"How am I? Well, I guess I should say, "great". After all, I've still got a decent job in a tough economy. But, for some reason I don't feel totally great. But I can't put my finger on why."
That, in a nutshell, is a pretty common statement from people who come to a coach. It's one of the reasons why, in 2001, I created "The Four Windows Method" for our leadership and executive clients. It's predicated on the belief that each of us is more than just our job. Our lives are really comprised of three separate aspects:The professional aspect is the part that goes out everyday to make a living. Hopefully this is something that is satisfying, positive, and offers opportunities for growth. The personal aspect is the part of us that does things that needs to be replenished and recharged with family or friends. The financial aspect is the part of us that manages our money, making sure we can pay our bills, create savings, and look after our goals.
One of the questions I ask people during a consultation call is, "Do you think you can keep your personal life separate from your professional life?" Very frequently, the answer I get is yes. Those folks are wrong. If you are serious about your career, you cannot keep it separate, forever, from the other sides of your life. Ultimately, the wall will come down. And if you haven't looked after each of the three key life aspects, you're going to see imbalance and probably problems at that time.For a quick check-up on how you're doing, this link will take you to a short test we use at Business Success Coach.net. It will give you some feedback about how you rank in quality of life. To get into the test, you'll need to login with: Username: quality and Password: success.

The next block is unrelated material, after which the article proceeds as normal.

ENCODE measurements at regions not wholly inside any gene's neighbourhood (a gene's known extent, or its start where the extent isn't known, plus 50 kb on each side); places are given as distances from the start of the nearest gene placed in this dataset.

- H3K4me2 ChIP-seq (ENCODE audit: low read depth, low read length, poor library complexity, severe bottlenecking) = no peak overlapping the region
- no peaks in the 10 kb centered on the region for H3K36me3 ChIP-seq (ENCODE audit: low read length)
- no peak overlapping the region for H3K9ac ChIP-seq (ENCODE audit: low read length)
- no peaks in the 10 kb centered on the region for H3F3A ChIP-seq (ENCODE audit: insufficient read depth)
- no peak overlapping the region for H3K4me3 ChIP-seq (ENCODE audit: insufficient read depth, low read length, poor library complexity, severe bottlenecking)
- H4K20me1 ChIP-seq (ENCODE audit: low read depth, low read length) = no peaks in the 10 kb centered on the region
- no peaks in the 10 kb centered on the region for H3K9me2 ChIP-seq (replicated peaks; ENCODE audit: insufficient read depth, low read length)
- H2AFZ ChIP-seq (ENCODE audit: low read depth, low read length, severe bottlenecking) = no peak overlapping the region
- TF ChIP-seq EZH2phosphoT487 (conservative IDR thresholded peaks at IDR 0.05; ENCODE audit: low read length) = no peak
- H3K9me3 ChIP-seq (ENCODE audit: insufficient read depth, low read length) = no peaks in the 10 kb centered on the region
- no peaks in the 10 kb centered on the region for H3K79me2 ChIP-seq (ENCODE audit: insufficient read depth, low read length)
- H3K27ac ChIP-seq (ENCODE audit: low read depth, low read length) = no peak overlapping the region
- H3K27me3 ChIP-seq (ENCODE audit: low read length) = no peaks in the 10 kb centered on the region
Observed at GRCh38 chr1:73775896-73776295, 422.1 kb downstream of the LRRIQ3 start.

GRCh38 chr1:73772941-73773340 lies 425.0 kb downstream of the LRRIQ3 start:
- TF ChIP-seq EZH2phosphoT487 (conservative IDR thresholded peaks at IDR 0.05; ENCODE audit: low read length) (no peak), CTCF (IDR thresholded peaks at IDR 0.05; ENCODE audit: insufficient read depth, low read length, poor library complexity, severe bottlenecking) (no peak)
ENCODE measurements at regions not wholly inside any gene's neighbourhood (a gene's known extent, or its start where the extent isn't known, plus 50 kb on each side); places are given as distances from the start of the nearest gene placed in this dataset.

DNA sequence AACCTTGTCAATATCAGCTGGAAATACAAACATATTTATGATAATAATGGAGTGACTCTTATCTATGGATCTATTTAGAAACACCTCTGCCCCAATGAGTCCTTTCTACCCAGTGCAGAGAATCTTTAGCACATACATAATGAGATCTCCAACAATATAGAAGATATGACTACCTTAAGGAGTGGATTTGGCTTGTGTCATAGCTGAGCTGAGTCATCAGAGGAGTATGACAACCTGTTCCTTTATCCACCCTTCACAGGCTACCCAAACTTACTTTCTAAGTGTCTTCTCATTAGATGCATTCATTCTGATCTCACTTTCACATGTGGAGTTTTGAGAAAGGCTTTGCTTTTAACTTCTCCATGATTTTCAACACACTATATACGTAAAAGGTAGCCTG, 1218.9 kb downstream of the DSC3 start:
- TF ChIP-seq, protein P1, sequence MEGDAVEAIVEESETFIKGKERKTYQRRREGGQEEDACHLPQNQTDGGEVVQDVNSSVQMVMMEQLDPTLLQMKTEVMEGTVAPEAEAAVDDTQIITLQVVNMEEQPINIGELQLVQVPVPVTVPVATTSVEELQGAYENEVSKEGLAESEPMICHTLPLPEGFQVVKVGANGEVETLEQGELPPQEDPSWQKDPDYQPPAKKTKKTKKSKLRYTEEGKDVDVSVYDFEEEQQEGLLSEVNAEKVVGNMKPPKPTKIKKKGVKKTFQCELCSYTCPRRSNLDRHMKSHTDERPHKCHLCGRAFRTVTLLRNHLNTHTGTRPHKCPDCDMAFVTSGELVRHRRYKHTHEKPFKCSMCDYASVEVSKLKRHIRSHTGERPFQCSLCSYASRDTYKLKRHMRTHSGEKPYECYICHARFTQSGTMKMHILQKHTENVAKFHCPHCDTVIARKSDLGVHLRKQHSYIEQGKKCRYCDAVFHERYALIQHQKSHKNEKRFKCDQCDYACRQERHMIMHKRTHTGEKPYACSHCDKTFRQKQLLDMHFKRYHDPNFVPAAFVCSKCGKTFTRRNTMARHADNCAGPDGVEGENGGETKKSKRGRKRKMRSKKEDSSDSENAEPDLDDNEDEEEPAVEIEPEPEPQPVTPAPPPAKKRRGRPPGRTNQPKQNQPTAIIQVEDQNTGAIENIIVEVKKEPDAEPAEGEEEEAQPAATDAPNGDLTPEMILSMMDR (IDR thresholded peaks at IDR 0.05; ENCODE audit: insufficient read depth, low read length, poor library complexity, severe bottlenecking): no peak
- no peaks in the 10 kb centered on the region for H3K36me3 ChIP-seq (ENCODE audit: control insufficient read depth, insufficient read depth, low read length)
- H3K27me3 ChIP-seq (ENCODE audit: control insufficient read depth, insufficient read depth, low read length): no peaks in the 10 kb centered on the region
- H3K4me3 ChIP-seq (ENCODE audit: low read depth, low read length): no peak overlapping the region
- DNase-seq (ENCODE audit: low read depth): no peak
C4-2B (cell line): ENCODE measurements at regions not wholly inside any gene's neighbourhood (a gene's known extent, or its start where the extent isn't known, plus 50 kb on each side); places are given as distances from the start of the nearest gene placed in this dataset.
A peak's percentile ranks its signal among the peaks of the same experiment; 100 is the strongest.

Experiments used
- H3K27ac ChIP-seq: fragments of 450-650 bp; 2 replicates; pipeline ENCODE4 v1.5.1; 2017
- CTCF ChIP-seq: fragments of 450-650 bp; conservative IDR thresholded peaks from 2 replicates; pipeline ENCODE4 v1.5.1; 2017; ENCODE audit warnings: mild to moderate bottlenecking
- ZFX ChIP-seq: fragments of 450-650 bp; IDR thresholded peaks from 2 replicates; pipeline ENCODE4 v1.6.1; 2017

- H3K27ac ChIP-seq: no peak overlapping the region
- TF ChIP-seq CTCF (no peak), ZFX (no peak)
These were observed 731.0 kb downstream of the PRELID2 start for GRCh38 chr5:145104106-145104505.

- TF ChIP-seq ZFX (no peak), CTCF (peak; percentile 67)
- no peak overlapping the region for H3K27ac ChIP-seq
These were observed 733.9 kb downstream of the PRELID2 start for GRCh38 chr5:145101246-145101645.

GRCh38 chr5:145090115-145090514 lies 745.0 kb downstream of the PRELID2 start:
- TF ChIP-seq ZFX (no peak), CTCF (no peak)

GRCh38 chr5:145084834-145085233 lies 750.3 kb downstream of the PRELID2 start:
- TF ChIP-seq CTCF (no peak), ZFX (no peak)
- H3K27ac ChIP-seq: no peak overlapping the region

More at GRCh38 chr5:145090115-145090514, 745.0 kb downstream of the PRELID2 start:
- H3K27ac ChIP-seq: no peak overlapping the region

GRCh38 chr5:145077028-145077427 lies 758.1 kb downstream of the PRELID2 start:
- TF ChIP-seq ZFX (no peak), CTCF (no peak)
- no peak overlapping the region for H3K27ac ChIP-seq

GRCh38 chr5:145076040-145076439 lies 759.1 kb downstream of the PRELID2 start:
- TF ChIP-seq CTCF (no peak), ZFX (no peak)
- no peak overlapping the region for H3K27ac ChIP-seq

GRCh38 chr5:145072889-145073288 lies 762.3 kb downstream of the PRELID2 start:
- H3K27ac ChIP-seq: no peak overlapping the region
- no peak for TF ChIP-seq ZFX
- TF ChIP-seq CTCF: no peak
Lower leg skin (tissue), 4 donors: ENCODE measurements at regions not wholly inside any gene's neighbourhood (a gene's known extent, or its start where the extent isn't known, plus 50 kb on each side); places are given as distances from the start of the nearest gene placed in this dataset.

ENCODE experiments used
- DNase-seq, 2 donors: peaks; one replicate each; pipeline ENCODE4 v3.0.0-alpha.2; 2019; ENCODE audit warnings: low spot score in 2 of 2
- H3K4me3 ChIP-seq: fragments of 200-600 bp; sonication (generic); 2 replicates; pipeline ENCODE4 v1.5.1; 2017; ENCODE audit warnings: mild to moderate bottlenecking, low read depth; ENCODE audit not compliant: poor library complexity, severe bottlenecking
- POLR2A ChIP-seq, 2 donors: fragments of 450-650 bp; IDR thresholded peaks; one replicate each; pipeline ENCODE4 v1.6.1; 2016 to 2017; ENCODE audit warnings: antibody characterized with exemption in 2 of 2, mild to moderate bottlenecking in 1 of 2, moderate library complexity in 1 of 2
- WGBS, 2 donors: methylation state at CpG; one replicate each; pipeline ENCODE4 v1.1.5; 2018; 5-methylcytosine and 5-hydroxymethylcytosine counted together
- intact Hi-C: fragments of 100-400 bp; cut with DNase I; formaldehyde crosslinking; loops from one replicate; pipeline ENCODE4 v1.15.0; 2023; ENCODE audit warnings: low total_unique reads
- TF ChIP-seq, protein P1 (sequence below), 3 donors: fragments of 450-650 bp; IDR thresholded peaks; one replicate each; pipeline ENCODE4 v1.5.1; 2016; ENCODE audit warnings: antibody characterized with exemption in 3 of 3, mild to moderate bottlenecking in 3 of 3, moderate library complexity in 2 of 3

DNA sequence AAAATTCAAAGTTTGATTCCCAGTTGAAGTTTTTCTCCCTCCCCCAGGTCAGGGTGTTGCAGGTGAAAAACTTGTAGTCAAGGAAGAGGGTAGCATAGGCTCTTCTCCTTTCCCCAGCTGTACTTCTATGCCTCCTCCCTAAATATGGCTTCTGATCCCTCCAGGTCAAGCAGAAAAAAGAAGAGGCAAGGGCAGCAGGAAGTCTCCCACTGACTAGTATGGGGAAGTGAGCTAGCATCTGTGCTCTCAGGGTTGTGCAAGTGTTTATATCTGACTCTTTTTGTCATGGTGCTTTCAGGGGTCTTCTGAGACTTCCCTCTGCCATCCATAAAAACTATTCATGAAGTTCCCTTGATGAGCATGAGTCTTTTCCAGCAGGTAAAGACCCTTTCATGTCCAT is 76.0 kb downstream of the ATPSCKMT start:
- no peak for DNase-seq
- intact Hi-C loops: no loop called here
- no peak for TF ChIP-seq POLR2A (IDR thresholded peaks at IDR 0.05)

Please use the comments area below to share how you fared and how accurate the assessment seems to you. It will allow other Tech Republic readers to make some conclusions about where they're at.
Here's to your future!
John M. McKee is the founder and CEO of BusinessSuccessCoach.net, an international consulting and coaching practice with subscribers in 43 countries. One of the founding senior executives of DIRECTV, his hands-on experience includes leading billion dollar organizations and launching start-ups in both the U.S. and Canada. The author of two published books, he is frequently seen providing advice on TV, in magazines, and newspapers.